Practice running in a carbohydrate-depleted state. Running coach Greg McMillan has a great article about depriving your body of carbs so that it learns to burn fat.  This means restricting sugar intake both before and during your long runs.

Stu Mittleman personally told me that he would never even eat a banana while he was running, and instead carries raw almonds and vegetable purees with him.  He recommends fatty, alkalizing foods and a little protein.  So besides nuts, you might also try nut butters on vegetables, or perhaps avocados and even oils if you can stand taking them straight.

Since you’ll be drinking water instead of sugary sports drink, you’ll need to replace electrolytes.  For that, you can get salt pills or use something like Nuun in your water.

Again, be careful with this.  I’ve found that it’s a slow process to transition to completely carb-free runs.  I’m at the stage now where I’ve eliminated a lot of the sugar from my long-run routine, but I still eat some non-sugary carbohydrates.  This is why I’m a big fan of pinole, and also things like whole-wheat pitas with hummus, or a wheat bagel with almond butter or peanut butter, though I’ve tried to limit gluten recently.  Keep in mind that this is still very much a transition phase, as complex carbs are ultimately converted into sugar before they’re used for energy.

A Better Way to Run

You’ll probably find, as you start consuming less sugar, that running becomes more enjoyable.  The sugar-burning state is a stressful one, one in which other processes in your body slow down as part of the fight-or-flight response that sugar is so well suited for.

You’ll find that your mind calms.  You become more relaxed and more creative while you run, and the whole experience is more spiritual and more enjoyable.

What I didn’t tell you was where Stu ran his 1000 miles.  He did it on a track.  Yes, a track.

Even if you were physically able to run 75 miles a day 12 days, would your mind be able to handle that?  You can tell me you don’t care about running 1000 miles, and that even 50 sounds like the worst use of a Saturday known to man.  But don’t even try to tell me you couldn’t use the mental strength that Stu’s feat.  And that’s what kicking the sugar habit, even in your everyday life, can do for you.

This post is part of a series of posts designed to teach you how to run long and strong.  Go check out the rest!



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  1. I’m still trying to get my mind around the idea of running 1,000 miles… good Lord.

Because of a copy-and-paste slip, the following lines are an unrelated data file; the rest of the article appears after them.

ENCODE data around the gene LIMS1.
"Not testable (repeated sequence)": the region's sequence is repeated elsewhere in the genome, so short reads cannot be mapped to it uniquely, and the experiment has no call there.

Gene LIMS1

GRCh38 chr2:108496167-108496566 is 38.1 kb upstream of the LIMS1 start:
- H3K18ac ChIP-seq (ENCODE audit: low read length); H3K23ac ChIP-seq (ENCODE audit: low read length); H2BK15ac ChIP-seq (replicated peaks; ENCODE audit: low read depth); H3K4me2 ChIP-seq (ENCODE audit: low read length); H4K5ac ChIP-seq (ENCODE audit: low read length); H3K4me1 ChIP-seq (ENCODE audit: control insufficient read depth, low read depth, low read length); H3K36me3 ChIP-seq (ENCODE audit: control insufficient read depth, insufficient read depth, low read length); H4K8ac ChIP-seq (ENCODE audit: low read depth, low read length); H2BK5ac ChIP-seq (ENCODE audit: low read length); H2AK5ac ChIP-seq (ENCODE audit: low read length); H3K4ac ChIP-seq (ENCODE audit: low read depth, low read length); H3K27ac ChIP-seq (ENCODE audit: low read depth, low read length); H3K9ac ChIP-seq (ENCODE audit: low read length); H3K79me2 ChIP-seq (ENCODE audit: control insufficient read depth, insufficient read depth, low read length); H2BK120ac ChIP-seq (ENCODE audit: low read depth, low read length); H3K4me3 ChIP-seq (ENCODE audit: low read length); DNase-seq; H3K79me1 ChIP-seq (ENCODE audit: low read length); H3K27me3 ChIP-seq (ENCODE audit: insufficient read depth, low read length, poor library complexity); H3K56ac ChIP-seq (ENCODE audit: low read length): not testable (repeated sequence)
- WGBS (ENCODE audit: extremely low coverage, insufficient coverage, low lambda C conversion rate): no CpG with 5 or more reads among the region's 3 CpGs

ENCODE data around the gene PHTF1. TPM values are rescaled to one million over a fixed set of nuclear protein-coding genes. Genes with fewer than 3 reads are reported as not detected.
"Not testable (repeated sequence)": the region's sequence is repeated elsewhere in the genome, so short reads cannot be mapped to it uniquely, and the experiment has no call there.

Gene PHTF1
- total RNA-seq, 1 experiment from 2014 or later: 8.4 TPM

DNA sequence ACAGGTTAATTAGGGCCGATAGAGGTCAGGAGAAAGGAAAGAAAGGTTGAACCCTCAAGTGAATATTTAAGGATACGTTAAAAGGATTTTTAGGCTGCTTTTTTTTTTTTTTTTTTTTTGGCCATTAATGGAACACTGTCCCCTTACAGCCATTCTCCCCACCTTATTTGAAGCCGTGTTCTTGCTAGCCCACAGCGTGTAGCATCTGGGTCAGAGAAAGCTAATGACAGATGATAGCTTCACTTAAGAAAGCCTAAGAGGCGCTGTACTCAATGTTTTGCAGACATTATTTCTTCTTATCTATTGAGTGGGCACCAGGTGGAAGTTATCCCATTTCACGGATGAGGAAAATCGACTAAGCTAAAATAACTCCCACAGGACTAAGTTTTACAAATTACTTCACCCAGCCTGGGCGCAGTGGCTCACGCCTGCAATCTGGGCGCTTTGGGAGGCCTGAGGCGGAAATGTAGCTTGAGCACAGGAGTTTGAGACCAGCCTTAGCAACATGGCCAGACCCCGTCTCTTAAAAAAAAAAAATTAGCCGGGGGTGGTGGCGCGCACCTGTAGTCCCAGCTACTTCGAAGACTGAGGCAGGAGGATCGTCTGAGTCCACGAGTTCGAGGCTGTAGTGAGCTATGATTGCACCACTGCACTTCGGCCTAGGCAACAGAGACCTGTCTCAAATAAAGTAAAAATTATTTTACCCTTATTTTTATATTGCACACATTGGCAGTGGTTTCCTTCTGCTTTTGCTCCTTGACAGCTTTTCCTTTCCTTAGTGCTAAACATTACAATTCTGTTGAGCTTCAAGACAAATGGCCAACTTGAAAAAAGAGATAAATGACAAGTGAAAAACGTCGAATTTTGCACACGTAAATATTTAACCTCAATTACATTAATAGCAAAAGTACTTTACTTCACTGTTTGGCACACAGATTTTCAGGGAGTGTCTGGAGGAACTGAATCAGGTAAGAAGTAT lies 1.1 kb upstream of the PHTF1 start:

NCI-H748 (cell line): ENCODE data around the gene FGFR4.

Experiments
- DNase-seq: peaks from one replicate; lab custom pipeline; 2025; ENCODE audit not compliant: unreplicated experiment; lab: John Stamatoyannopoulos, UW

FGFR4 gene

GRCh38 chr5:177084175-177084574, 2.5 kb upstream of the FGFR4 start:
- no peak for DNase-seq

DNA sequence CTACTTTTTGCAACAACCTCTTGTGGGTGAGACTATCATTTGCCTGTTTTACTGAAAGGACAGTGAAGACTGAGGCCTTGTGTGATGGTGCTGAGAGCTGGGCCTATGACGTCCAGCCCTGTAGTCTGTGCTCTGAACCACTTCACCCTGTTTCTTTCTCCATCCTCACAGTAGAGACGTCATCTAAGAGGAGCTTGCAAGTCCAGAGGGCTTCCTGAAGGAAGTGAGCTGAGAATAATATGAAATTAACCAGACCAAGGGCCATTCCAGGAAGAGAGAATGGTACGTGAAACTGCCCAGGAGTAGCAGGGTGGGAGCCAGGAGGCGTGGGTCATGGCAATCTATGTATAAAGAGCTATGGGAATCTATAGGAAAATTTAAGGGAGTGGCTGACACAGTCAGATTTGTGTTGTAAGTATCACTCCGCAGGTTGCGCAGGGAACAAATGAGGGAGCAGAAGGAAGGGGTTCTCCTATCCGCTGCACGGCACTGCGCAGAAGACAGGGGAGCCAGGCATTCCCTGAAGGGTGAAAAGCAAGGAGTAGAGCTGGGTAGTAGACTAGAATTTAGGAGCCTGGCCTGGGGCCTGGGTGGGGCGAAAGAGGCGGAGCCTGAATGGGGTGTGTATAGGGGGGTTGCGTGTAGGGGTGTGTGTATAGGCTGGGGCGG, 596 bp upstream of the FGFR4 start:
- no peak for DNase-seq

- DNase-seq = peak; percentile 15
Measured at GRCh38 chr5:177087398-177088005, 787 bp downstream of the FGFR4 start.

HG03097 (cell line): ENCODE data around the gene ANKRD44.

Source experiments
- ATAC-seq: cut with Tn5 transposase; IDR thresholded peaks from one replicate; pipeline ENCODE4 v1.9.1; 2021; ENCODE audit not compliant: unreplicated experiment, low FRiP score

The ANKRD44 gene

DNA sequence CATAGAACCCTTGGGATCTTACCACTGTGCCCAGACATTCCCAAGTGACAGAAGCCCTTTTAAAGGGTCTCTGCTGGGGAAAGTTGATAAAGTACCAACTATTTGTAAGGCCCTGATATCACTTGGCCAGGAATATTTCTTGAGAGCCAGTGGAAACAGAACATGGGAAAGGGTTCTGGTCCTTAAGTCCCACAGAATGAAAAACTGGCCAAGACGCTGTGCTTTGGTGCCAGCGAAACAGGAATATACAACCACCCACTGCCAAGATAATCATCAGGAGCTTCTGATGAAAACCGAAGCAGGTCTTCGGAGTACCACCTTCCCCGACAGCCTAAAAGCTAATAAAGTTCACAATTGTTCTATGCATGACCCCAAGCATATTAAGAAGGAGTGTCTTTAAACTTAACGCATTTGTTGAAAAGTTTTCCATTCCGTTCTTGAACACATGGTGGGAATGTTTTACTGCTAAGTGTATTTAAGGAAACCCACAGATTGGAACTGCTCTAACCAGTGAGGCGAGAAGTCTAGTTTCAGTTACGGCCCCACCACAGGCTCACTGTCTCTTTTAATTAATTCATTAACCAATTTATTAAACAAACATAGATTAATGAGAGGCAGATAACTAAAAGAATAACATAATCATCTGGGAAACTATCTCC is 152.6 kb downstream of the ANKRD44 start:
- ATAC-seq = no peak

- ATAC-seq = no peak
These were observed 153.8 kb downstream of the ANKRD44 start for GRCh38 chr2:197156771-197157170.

(But I would TOTALLY walk that. I’m hoping one day to be able to take a few months off work and just hike for weeks on end :))

  2. Matt –
    I got your email and thank you for the response!! Great post. Very interesting. Please continue to post on this topic as you work it as well 🙂

  3. Great post! I am a big believer in this way of training. I started running in the good old days, before there were Garmins, MP3 players, fancy shoe technology and GELS! I have always run on an empty stomach with no fuel and it’s never been a problem. You can totally train yourself to do this and you will be very happy with the results!

  4. Great post, Matt. I’ve been following you on your website since challenging myself to go vegetarian for one whole month a few months ago. Though I’ve since decided to re-introduce fish and poultry into my diet, 40% of my meals continue to be vegetarian. As a runner addicted to reading anything and everything related to running/health/nutrition/fitness, your posts are, by far, my favorite to read – a good mix of practical advice, motivation, and humor. I started training for my first marathon (LA Marathon) this week and your website will certainly be coming in handy in the weeks ahead. Keep up the great work!

  5. I use a net book to view your site. Your pop up blocks your site and I am unable to read your blogs, and I am unable to get rid of it. Any ideas?

    • PA, sorry about that. It’s set to only display one time, but if your browser is set to clear your cookies every time you close it (like I think it was by default on my netbook), then it’ll display every time. So just set it not to clear cookies right away and see if that works.

      Another option is to subscribe to the posts by email or in Google reader. Then you don’t have to actually visit the site.

      Can you tell me how it displays on your netbook that you can’t get past it? On mine, I just click the X to close it and it closes.

  6. Hi Matt, very informative post again, thanks! When in marathon training mode, I got to a point where I could do 18-20 milers on minimal sugar fuel, so I’m very curious what adding some fat and protein could do. Right now I’m taking it easy and only running single digits at an easy pace though, so I figured it would be a good time to tweak my form and nutrition a bit. I have one (pretty gross) question: whenever I try to do this sugar depletion thing before and during a run, my sweat ends up smelling of ammonia (?) which I believe is caused by the byproduct of protein break essentially, I’m burning muscle for fuel. Along with sugar and hopefully fat, of course. Does that mean I’m doing something wrong or is that just all part of the learning curve of my body that needs to tap into a different source of energy? Any input is very greatly appreciated, thanks for a great post again!!